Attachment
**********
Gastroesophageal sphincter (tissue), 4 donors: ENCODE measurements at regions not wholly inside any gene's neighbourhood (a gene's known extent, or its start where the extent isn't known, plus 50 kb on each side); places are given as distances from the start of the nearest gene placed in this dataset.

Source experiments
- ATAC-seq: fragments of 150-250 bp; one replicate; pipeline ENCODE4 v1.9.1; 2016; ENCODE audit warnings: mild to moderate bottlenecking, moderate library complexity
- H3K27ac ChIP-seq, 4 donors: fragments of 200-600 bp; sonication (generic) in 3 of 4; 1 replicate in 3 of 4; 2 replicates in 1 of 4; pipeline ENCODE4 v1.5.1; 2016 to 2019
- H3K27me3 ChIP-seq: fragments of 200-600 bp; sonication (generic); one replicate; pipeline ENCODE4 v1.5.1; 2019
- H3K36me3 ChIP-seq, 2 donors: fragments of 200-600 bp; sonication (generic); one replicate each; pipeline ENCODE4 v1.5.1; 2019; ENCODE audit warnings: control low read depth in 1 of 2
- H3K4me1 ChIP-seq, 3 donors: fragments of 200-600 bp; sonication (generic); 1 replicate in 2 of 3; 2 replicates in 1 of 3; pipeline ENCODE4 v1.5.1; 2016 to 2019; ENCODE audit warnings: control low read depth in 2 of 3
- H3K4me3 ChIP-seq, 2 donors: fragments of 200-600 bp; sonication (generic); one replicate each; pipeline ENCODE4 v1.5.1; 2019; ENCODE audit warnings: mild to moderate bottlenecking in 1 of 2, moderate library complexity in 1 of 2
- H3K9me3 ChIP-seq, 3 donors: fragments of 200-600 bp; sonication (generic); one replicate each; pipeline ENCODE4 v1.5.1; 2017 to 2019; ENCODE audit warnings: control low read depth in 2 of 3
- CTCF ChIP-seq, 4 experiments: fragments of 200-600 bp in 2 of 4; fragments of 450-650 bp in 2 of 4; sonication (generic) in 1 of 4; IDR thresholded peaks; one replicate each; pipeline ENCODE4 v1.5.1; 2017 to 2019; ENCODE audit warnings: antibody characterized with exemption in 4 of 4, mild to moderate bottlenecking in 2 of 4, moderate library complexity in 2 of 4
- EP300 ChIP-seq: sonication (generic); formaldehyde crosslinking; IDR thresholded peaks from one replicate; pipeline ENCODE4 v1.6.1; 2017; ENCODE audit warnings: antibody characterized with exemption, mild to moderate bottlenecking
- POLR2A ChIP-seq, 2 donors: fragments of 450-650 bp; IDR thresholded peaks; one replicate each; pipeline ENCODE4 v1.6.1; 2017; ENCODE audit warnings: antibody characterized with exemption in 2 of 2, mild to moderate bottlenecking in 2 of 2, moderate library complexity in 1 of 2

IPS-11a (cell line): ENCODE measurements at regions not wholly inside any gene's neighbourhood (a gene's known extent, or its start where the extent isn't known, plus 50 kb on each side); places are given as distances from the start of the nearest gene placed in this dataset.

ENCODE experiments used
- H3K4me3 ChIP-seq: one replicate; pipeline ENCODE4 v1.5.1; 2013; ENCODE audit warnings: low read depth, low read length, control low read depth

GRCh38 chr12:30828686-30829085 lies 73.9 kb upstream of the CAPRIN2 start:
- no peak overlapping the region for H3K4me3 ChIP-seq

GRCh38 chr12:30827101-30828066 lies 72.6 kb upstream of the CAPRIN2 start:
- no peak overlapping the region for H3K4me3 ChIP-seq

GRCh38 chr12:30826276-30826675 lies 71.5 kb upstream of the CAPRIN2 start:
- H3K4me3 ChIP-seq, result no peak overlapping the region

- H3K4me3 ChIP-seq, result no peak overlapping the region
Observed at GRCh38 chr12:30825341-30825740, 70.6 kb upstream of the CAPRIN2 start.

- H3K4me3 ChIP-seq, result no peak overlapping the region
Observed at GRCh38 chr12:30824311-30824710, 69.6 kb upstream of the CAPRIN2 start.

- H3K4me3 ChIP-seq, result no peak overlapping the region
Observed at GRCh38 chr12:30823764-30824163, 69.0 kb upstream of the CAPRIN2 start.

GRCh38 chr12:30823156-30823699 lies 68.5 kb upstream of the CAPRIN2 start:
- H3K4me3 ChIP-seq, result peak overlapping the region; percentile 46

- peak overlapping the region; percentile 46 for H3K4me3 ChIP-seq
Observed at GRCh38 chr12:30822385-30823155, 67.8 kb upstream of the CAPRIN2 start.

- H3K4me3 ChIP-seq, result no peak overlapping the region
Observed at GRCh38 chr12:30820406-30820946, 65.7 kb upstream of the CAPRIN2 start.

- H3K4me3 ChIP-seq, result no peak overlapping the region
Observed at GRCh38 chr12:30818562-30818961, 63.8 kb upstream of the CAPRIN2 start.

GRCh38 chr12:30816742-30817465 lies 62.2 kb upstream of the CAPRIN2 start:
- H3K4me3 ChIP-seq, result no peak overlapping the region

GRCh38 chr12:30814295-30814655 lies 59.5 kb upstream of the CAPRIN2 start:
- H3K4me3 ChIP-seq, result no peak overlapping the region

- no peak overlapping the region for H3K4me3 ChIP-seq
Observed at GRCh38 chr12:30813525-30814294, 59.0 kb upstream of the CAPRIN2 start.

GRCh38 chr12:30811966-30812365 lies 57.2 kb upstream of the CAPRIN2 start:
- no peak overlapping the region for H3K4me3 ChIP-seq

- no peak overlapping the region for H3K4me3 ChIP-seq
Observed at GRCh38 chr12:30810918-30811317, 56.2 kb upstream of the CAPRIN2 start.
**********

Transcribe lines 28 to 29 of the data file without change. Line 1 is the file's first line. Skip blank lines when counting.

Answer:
GRCh38 chr12:30823156-30823699 lies 68.5 kb upstream of the CAPRIN2 start:
- H3K4me3 ChIP-seq, result peak overlapping the region; percentile 46